Wheelchair tennis player: changing perceptions of disability in rural communities

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South Africa/Pretoria: Tennis may not be a popular sporting code in rural areas. However, this could not derail Ronewa Mudzanani, who is living with cerebral palsy and diagnosed with scoliosis [a sideways curvature of the spine]. Born and raised in the deep rural area of Vhurivhuri in the northern part of South Africa, the 25-year-old wheelchair tennis player is making a mark on the global stage.

Ronewa’s success is one in a million since people with disabilities are at risk of abuse, isolation, discrimination, and economic exclusion. Few weeks ago, South Africa woke up to the sad news of the cerebral palsy boy who died after he was bedridden for 12 years. His death was not reported to the relevant authorities and no death certificate was issued. The search and rescue team had to exhume the body after reports that his family illegally buried him in a shallow grave at home. This is but one example of many formidable hurdles that disabled people in rural areas have to endure.

In 2005, a handful of players came together with a collective vision of formalising and developing wheelchair tennis into a mainstream sport in South Africa. This effort paved the way for people living with disabilities to partake in tennis. Mudzanani managed to discover his passion for wheelchair tennis when he was in Grade 9 at Thohoyandou Technical High School. For many disabled people who are excluded from society, this opportunity remains an illusion. All it took was strong support from his loving mother who valued education despite a difficult upbringing.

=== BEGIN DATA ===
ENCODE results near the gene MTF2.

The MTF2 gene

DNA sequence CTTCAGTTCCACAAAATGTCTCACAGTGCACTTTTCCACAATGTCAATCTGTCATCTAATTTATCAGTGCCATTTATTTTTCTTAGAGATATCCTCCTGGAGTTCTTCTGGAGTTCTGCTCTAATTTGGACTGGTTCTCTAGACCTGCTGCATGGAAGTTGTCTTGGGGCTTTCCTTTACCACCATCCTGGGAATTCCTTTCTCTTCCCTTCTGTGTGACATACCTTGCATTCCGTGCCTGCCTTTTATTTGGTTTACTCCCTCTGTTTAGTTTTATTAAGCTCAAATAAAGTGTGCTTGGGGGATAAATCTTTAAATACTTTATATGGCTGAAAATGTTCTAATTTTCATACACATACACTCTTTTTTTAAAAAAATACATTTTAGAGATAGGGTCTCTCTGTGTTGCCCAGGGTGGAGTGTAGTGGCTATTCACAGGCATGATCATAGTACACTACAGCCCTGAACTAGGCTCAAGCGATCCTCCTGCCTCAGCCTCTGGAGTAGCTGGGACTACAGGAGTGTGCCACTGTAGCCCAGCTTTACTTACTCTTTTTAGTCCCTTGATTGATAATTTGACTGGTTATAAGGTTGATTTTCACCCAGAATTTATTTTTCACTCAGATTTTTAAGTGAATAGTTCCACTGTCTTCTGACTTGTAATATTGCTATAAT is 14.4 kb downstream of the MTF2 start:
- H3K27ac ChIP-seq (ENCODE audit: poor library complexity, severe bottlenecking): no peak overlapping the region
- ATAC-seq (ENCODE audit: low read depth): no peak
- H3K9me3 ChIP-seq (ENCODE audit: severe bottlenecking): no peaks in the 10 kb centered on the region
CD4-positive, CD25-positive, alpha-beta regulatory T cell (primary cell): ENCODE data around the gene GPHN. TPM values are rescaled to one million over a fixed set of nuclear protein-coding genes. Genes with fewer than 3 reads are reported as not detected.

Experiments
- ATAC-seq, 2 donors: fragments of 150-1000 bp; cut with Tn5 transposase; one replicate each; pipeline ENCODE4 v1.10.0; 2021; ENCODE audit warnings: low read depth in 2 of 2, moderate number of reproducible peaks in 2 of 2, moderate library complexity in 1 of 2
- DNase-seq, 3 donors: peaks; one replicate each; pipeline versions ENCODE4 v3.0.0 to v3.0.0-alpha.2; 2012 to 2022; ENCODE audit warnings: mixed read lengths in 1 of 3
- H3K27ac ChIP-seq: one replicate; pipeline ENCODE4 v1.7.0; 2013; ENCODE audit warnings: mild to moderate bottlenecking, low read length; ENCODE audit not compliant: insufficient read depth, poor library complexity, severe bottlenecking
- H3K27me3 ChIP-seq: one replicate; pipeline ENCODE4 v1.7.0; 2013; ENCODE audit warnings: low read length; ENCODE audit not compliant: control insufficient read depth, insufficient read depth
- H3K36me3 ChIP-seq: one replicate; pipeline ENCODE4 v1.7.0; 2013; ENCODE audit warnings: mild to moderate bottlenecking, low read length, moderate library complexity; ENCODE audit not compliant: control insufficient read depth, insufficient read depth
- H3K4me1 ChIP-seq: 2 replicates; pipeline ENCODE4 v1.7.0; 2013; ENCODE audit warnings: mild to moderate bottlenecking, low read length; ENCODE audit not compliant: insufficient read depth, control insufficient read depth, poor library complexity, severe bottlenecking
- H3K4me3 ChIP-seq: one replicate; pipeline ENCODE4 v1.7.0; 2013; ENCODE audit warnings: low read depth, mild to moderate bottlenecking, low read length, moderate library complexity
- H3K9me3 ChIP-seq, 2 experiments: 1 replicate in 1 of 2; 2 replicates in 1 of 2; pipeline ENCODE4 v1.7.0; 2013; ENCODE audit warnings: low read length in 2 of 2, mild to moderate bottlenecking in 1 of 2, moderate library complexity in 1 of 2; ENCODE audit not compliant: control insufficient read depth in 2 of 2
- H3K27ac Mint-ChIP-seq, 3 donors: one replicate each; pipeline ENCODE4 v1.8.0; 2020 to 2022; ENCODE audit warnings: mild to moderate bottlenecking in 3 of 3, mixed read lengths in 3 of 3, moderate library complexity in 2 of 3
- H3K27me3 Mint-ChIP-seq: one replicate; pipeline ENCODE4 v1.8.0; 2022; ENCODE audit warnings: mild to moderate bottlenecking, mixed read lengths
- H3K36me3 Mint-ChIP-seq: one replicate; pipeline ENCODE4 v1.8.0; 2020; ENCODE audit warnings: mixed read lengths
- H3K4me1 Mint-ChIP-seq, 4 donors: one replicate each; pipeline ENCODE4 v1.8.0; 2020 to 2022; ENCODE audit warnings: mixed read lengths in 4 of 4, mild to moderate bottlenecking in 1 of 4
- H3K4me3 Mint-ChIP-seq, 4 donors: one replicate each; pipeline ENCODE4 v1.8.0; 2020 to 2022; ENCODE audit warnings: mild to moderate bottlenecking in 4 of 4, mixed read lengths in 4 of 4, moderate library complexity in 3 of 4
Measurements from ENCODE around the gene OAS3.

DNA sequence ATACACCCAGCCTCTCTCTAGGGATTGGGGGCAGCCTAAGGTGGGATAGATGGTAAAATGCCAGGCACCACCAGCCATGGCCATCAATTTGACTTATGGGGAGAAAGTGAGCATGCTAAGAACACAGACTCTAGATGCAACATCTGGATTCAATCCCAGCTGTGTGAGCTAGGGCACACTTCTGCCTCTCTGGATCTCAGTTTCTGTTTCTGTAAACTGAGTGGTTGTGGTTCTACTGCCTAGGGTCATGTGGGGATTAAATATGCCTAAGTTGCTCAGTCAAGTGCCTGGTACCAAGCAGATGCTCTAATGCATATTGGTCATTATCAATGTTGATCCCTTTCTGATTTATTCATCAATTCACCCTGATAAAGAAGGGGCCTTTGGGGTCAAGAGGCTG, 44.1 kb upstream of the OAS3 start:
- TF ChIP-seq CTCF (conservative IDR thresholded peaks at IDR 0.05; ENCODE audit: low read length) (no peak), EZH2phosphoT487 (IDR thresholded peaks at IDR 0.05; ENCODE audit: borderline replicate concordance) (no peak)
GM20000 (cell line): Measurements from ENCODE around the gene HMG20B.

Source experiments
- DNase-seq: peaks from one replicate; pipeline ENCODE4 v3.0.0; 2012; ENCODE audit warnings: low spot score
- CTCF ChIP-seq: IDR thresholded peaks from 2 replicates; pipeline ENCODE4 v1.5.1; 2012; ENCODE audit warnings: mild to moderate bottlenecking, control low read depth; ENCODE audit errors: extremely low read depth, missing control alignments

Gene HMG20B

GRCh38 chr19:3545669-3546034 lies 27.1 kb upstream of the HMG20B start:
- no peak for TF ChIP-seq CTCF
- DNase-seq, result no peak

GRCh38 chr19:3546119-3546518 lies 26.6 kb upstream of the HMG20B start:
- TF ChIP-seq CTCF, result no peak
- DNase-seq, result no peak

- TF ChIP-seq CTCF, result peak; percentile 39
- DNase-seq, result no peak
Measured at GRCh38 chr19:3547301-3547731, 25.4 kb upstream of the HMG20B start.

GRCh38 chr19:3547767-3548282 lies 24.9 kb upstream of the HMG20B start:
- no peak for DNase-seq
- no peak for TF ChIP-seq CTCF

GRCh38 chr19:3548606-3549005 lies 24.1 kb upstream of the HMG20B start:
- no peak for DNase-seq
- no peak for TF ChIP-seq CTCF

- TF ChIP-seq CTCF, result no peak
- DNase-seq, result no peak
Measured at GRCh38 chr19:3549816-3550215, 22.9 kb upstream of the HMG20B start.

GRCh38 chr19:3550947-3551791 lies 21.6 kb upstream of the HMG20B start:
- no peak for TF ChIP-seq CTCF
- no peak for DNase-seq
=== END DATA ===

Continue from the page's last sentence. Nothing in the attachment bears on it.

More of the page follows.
“It was a struggle to grow up with a disability in a rural area. I didn’t enjoy my childhood as I was different from other kids in my village. I initially thought my mom resent me for my condition when she took me to a boarding school at the age of six.”

The tennis player began his professional career in 2014 when he competed at the Soweto Open tournament. His home province recognized the talented player by nominating him for the Newcomer of the Year accolade at the Limpopo Sports Awards in 2016. In 2021, he was part of the South African quads’ wheelchair team at the BNP Paribas in Sardinia, Italy. During this tournament, Mudzanani was representing the country and his dedicated work paid off when he secured a bronze medal.  

Despite his undisputable talent, one of the major challenges confronting the young player is funding. In November, Mudzanani traveled to Turkey and participated in three tournaments after a year of absence on the court due to lack of finance. On this tour, the South African defeated world number 38, Araya Pablo of Chile.

“In 2019 I was ranked number 26 in the world, but because of financial challenges I cannot compete in other tournaments, so I travelled to Turkey as an underdog without any ranking. With more financial support, I can be the best. I need to play more tournaments because I cannot be the best by just training the whole year.”

Despite not having official sponsorships, the player used crowdfunding mechanisms to finance his tour in Turkey, which saw him claim number 7 in the world rankings. The athlete is using his social media platforms to garner financial support with the hope of participating in major grand slams early in 2023.

Those who would like to reach out to Ronewa Mudzanani may do so through Facebook or his WhatsApp on +277607449089.

Author: Kimberley Asakundwi Netshivhale-Makumbe from Pretoria in South Africa


This Post Has 2 Comments

  1. Rudzani

    What an inspiration. His story restores hope to to disable people.

    1. Dr. rer. nat. Thomas Isenburg

      Thank you…

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